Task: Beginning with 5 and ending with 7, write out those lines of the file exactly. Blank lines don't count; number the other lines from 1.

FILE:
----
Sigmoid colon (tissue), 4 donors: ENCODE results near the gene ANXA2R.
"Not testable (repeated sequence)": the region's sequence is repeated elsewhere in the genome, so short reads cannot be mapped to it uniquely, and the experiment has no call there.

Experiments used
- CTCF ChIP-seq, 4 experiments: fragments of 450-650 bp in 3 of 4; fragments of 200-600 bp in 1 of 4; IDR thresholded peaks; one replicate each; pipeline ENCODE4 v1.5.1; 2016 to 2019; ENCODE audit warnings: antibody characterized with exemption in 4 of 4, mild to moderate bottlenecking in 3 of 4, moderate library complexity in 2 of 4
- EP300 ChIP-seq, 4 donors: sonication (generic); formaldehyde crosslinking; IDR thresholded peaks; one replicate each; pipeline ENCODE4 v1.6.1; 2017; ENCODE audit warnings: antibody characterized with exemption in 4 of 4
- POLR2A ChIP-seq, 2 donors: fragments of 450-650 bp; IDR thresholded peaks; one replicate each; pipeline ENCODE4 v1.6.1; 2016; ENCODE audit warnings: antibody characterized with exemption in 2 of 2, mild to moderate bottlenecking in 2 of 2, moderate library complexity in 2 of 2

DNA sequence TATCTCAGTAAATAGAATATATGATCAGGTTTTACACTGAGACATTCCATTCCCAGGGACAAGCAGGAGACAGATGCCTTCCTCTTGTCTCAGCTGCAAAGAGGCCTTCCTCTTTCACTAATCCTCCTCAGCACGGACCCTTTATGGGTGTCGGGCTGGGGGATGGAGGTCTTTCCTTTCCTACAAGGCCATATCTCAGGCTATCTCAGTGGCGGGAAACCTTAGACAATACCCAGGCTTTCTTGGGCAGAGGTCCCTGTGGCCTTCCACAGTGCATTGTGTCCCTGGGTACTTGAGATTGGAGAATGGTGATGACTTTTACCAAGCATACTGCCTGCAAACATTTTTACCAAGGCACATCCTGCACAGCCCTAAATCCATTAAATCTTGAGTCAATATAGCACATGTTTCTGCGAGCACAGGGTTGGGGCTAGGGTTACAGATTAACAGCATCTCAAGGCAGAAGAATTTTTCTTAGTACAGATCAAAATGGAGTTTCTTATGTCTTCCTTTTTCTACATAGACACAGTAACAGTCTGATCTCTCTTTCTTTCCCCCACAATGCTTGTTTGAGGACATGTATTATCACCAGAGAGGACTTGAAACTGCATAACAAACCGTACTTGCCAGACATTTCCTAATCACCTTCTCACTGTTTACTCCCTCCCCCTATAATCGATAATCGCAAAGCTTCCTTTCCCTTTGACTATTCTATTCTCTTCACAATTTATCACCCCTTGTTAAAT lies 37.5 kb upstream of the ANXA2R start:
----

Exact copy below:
- EP300 ChIP-seq, 4 donors: sonication (generic); formaldehyde crosslinking; IDR thresholded peaks; one replicate each; pipeline ENCODE4 v1.6.1; 2017; ENCODE audit warnings: antibody characterized with exemption in 4 of 4
- POLR2A ChIP-seq, 2 donors: fragments of 450-650 bp; IDR thresholded peaks; one replicate each; pipeline ENCODE4 v1.6.1; 2016; ENCODE audit warnings: antibody characterized with exemption in 2 of 2, mild to moderate bottlenecking in 2 of 2, moderate library complexity in 2 of 2

DNA sequence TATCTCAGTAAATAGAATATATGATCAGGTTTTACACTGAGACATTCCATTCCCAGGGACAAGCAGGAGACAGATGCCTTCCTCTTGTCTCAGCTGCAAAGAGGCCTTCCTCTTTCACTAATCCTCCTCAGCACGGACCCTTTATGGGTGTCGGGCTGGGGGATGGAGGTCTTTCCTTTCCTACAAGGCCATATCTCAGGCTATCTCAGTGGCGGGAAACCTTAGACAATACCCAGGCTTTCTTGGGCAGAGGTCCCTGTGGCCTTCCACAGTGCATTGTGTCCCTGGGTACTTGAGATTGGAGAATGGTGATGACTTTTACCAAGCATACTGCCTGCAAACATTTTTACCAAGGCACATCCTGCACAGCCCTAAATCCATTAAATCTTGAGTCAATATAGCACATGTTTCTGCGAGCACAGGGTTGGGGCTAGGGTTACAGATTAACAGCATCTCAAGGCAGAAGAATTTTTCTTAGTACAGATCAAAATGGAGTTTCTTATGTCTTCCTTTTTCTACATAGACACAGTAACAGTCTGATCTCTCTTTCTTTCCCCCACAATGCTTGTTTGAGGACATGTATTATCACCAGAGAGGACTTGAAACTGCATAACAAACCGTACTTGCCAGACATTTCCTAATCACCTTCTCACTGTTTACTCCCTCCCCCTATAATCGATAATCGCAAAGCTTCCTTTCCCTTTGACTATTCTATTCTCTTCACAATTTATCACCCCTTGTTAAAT lies 37.5 kb upstream of the ANXA2R start: